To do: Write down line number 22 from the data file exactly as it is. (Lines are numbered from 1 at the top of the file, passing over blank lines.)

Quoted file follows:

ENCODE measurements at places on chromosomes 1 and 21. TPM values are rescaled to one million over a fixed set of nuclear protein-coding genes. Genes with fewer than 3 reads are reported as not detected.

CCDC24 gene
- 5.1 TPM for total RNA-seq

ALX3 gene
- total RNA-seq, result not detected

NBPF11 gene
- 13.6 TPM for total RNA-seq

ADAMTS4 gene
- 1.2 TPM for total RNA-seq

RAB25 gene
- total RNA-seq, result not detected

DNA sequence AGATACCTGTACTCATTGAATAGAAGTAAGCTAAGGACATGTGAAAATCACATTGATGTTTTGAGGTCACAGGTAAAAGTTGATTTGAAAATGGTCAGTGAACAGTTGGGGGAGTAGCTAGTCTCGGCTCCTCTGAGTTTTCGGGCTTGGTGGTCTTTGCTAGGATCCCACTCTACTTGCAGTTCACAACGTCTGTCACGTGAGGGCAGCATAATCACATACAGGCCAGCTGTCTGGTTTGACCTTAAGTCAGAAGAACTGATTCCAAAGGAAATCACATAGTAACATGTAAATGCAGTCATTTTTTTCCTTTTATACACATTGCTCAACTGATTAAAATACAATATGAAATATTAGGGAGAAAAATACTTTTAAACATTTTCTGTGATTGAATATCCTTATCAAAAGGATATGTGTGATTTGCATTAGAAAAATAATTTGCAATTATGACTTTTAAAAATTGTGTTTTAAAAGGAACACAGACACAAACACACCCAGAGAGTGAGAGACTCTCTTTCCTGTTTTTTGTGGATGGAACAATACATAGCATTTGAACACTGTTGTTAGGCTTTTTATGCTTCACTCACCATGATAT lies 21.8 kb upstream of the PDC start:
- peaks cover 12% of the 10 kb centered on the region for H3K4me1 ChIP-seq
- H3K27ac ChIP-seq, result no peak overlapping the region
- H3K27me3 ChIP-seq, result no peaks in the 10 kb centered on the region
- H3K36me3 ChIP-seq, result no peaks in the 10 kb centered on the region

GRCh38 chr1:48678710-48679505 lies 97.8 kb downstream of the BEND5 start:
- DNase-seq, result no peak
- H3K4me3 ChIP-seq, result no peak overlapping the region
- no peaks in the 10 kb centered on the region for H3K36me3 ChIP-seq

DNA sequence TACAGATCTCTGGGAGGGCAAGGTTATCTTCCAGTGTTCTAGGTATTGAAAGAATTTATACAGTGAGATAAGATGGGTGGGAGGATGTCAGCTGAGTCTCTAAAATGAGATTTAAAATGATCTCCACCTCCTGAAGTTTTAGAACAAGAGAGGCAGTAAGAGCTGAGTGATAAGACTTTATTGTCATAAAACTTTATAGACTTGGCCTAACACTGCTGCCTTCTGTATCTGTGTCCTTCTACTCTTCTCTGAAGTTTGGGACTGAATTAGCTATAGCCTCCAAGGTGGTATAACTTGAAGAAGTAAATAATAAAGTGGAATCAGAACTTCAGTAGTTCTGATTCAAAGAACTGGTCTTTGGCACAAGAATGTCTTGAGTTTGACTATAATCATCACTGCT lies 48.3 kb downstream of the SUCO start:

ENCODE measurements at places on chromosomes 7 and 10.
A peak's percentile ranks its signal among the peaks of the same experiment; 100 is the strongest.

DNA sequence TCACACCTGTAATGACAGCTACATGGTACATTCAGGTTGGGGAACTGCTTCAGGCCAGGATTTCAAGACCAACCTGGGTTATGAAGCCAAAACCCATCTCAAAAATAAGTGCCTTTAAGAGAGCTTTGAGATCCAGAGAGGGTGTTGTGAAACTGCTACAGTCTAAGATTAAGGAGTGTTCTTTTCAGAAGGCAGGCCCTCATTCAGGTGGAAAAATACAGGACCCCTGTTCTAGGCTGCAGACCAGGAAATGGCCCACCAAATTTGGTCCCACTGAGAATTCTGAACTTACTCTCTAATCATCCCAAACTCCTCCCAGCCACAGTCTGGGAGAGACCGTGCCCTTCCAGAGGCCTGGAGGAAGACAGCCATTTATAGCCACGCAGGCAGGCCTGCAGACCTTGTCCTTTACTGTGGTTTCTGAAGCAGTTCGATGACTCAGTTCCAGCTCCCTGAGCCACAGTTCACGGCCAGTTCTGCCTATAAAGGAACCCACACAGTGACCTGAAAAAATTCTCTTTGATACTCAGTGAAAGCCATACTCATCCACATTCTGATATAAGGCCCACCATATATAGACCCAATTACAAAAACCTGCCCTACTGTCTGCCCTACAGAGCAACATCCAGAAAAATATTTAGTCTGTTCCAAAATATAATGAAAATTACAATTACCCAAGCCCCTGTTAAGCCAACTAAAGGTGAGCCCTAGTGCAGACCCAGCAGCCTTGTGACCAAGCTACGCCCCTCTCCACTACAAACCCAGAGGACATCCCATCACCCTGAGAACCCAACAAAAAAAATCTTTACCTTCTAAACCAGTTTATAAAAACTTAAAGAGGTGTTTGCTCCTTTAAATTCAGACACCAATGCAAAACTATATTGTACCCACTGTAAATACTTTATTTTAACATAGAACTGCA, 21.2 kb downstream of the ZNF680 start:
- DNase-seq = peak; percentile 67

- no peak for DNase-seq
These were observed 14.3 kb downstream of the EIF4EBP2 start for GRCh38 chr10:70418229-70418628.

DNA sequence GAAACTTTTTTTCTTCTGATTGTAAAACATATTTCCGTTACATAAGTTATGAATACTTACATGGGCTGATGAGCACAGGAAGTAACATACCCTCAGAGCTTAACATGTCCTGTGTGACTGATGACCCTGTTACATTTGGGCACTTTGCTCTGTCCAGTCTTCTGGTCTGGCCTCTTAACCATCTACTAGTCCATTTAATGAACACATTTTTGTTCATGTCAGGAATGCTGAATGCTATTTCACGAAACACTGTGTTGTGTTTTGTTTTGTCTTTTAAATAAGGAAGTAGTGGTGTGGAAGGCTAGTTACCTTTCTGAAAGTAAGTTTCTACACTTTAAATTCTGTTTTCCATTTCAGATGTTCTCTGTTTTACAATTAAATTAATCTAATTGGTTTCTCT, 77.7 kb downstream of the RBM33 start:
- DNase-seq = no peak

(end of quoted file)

ENCODE measurements at places on chromosomes 7 and 10.